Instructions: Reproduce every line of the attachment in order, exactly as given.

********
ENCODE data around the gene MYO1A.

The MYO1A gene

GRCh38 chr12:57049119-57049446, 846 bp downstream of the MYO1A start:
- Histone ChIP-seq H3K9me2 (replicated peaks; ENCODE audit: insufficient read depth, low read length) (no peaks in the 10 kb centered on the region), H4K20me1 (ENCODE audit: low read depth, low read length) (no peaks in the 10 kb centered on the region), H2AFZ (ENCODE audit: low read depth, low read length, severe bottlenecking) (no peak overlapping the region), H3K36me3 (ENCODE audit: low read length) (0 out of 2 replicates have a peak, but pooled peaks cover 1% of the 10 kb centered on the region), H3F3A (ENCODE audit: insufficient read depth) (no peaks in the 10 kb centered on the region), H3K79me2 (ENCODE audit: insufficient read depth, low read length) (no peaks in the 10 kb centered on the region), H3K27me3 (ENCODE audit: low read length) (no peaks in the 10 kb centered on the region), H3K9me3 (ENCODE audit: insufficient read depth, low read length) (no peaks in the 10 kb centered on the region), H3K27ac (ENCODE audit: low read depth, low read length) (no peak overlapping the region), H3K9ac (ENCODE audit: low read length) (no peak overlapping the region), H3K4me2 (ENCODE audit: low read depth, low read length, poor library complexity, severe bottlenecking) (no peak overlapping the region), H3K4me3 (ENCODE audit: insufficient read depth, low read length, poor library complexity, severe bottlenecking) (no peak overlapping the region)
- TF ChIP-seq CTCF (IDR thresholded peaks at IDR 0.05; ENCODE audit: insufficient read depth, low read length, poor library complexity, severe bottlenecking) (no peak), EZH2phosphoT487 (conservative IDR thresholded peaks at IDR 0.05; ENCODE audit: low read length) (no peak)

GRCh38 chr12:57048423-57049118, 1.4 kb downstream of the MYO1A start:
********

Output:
ENCODE data around the gene MYO1A.

The MYO1A gene

GRCh38 chr12:57049119-57049446, 846 bp downstream of the MYO1A start:
- Histone ChIP-seq H3K9me2 (replicated peaks; ENCODE audit: insufficient read depth, low read length) (no peaks in the 10 kb centered on the region), H4K20me1 (ENCODE audit: low read depth, low read length) (no peaks in the 10 kb centered on the region), H2AFZ (ENCODE audit: low read depth, low read length, severe bottlenecking) (no peak overlapping the region), H3K36me3 (ENCODE audit: low read length) (0 out of 2 replicates have a peak, but pooled peaks cover 1% of the 10 kb centered on the region), H3F3A (ENCODE audit: insufficient read depth) (no peaks in the 10 kb centered on the region), H3K79me2 (ENCODE audit: insufficient read depth, low read length) (no peaks in the 10 kb centered on the region), H3K27me3 (ENCODE audit: low read length) (no peaks in the 10 kb centered on the region), H3K9me3 (ENCODE audit: insufficient read depth, low read length) (no peaks in the 10 kb centered on the region), H3K27ac (ENCODE audit: low read depth, low read length) (no peak overlapping the region), H3K9ac (ENCODE audit: low read length) (no peak overlapping the region), H3K4me2 (ENCODE audit: low read depth, low read length, poor library complexity, severe bottlenecking) (no peak overlapping the region), H3K4me3 (ENCODE audit: insufficient read depth, low read length, poor library complexity, severe bottlenecking) (no peak overlapping the region)
- TF ChIP-seq CTCF (IDR thresholded peaks at IDR 0.05; ENCODE audit: insufficient read depth, low read length, poor library complexity, severe bottlenecking) (no peak), EZH2phosphoT487 (conservative IDR thresholded peaks at IDR 0.05; ENCODE audit: low read length) (no peak)

GRCh38 chr12:57048423-57049118, 1.4 kb downstream of the MYO1A start: